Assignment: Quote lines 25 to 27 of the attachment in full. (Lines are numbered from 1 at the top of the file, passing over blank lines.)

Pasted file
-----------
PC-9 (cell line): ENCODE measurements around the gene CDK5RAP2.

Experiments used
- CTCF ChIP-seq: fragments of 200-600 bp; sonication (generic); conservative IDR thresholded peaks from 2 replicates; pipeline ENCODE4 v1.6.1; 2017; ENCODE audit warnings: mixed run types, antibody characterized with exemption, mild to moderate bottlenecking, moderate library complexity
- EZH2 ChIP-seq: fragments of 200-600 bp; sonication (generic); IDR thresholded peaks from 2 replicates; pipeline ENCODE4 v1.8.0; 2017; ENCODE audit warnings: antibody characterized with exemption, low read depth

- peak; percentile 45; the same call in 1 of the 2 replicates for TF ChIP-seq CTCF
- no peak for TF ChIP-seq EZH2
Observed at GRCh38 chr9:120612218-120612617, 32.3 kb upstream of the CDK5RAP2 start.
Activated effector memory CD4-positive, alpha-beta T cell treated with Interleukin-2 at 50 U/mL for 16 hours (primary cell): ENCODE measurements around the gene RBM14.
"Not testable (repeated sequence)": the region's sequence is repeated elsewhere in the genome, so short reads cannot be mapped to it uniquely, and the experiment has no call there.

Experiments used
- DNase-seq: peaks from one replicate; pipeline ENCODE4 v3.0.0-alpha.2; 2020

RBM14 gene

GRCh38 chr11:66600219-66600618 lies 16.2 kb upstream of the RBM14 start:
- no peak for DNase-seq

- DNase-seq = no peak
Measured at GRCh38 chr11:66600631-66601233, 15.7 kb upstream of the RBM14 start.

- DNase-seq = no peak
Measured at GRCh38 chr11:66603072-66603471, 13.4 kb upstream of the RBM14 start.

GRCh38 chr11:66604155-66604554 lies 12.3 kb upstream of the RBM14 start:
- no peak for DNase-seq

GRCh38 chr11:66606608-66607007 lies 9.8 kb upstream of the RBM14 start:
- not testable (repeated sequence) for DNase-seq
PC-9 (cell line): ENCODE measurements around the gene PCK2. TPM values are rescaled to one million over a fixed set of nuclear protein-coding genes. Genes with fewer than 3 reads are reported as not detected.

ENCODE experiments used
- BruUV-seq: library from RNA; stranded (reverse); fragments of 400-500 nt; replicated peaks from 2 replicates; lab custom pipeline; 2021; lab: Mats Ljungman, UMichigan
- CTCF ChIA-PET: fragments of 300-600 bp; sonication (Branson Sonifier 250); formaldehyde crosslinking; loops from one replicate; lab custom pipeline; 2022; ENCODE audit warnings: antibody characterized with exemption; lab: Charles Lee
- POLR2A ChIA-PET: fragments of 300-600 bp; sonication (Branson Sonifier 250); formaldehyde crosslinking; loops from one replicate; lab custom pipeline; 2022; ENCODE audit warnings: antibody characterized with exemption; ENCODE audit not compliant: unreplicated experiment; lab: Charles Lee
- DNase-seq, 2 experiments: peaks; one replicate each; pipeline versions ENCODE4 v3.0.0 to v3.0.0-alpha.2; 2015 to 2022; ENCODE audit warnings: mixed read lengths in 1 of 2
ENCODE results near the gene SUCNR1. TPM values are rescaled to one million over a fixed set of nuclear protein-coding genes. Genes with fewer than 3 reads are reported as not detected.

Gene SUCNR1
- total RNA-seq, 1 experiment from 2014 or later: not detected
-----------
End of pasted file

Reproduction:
- BruUV-seq: library from RNA; stranded (reverse); fragments of 400-500 nt; replicated peaks from 2 replicates; lab custom pipeline; 2021; lab: Mats Ljungman, UMichigan
- CTCF ChIA-PET: fragments of 300-600 bp; sonication (Branson Sonifier 250); formaldehyde crosslinking; loops from one replicate; lab custom pipeline; 2022; ENCODE audit warnings: antibody characterized with exemption; lab: Charles Lee
- POLR2A ChIA-PET: fragments of 300-600 bp; sonication (Branson Sonifier 250); formaldehyde crosslinking; loops from one replicate; lab custom pipeline; 2022; ENCODE audit warnings: antibody characterized with exemption; ENCODE audit not compliant: unreplicated experiment; lab: Charles Lee